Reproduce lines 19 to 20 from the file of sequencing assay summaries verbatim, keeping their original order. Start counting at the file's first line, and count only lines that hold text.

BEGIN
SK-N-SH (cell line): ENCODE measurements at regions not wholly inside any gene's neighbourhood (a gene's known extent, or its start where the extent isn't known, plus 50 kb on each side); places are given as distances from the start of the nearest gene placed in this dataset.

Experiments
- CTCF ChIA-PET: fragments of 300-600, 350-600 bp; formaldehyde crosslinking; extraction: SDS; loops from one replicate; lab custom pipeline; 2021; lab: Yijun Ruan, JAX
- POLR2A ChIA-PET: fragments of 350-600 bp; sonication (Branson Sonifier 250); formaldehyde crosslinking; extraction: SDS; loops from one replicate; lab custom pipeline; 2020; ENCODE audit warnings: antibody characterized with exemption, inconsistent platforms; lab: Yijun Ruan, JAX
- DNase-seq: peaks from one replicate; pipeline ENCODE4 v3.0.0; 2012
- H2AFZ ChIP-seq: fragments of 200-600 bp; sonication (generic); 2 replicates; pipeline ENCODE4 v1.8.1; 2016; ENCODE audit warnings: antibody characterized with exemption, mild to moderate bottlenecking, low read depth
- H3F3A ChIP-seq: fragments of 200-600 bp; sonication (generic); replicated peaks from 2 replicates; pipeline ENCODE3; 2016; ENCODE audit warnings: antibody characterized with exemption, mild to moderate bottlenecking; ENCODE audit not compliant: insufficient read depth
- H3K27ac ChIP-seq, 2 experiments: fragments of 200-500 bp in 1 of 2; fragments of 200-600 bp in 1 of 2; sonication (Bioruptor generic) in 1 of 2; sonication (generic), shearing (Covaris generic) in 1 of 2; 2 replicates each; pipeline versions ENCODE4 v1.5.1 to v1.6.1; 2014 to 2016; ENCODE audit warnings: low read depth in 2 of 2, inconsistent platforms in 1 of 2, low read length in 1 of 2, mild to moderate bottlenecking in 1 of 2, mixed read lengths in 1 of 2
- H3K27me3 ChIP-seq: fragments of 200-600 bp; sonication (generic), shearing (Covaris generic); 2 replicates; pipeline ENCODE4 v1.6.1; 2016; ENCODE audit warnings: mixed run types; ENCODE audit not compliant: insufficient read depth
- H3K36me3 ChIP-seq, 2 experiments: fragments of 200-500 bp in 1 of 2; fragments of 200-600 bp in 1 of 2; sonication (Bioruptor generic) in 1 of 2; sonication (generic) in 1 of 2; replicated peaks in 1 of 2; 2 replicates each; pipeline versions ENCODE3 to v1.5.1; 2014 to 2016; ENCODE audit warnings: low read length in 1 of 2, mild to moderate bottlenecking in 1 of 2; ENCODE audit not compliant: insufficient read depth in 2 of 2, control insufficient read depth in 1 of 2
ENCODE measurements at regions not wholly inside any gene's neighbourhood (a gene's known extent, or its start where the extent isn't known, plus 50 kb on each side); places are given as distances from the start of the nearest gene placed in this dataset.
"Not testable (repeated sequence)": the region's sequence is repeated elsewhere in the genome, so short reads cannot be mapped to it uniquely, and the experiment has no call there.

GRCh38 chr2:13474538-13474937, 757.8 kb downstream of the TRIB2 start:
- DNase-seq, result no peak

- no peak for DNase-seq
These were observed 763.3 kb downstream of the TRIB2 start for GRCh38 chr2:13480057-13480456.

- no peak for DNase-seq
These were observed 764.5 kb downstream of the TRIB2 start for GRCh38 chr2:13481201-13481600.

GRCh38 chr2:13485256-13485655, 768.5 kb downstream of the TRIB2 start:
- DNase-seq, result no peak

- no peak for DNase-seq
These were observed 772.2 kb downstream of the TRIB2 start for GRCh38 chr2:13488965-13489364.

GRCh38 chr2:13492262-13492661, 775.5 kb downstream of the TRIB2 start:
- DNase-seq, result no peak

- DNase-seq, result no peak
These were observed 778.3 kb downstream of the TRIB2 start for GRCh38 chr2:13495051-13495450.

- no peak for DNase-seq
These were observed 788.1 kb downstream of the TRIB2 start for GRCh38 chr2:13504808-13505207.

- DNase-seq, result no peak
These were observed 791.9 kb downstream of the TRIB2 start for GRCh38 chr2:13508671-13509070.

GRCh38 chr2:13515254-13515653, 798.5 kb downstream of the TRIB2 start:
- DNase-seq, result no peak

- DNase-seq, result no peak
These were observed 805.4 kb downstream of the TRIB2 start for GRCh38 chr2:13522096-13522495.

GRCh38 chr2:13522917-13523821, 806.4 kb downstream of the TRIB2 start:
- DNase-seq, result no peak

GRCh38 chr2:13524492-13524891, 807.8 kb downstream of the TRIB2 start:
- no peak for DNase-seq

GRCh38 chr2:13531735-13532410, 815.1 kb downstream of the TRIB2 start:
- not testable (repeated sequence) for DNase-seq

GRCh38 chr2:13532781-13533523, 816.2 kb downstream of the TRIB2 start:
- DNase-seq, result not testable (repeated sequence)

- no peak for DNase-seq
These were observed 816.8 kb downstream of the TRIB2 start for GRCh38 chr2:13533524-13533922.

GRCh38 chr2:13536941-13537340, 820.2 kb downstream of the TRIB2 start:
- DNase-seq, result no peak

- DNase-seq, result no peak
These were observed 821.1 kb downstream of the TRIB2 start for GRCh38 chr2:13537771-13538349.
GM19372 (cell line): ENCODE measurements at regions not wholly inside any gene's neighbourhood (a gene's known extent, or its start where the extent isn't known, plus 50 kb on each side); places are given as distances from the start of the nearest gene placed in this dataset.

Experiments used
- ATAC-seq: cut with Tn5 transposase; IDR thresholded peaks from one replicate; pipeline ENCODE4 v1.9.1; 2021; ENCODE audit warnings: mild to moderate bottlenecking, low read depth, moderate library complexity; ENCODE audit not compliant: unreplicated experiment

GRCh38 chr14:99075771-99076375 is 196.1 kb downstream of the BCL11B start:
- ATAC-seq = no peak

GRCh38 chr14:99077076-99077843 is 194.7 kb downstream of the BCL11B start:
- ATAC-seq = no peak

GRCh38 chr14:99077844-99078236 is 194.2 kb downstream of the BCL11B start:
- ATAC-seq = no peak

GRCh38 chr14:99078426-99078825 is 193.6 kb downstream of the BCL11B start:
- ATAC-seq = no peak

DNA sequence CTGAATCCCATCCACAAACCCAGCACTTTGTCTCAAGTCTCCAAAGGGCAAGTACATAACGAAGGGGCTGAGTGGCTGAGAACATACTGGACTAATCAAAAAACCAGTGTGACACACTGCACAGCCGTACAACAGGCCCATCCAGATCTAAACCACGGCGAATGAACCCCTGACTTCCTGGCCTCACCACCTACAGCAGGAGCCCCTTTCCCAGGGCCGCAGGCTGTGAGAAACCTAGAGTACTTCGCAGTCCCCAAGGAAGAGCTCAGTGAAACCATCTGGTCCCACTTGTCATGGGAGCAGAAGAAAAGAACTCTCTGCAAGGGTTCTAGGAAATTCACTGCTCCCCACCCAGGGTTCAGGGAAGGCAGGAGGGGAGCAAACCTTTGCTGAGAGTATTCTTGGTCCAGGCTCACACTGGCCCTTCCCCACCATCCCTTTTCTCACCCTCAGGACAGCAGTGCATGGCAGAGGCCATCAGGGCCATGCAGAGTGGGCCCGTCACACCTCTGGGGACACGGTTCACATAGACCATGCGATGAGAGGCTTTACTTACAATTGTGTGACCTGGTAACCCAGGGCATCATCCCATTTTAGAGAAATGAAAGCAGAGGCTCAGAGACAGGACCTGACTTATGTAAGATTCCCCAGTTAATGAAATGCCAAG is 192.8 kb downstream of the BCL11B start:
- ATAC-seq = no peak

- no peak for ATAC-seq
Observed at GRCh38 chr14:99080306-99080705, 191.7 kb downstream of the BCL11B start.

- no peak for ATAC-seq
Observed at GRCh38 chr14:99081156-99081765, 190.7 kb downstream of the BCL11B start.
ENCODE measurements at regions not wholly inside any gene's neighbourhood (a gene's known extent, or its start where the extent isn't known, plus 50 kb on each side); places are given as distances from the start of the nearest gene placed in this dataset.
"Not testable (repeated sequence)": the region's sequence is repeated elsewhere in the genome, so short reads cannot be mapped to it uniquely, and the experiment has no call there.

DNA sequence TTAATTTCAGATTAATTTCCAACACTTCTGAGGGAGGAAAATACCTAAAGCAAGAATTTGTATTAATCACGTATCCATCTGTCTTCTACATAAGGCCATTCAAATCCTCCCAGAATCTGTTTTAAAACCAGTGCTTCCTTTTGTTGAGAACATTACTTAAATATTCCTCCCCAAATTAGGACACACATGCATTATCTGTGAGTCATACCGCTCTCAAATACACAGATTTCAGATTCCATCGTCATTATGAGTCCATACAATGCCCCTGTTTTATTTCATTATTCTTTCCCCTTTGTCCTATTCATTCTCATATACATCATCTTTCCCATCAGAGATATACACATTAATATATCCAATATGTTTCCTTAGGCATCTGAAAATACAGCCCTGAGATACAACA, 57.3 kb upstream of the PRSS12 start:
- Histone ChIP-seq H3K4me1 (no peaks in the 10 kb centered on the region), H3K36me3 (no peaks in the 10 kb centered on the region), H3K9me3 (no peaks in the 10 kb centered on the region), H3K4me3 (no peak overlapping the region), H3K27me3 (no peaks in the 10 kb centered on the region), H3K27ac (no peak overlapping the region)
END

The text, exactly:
GRCh38 chr2:13485256-13485655, 768.5 kb downstream of the TRIB2 start:
- DNase-seq, result no peak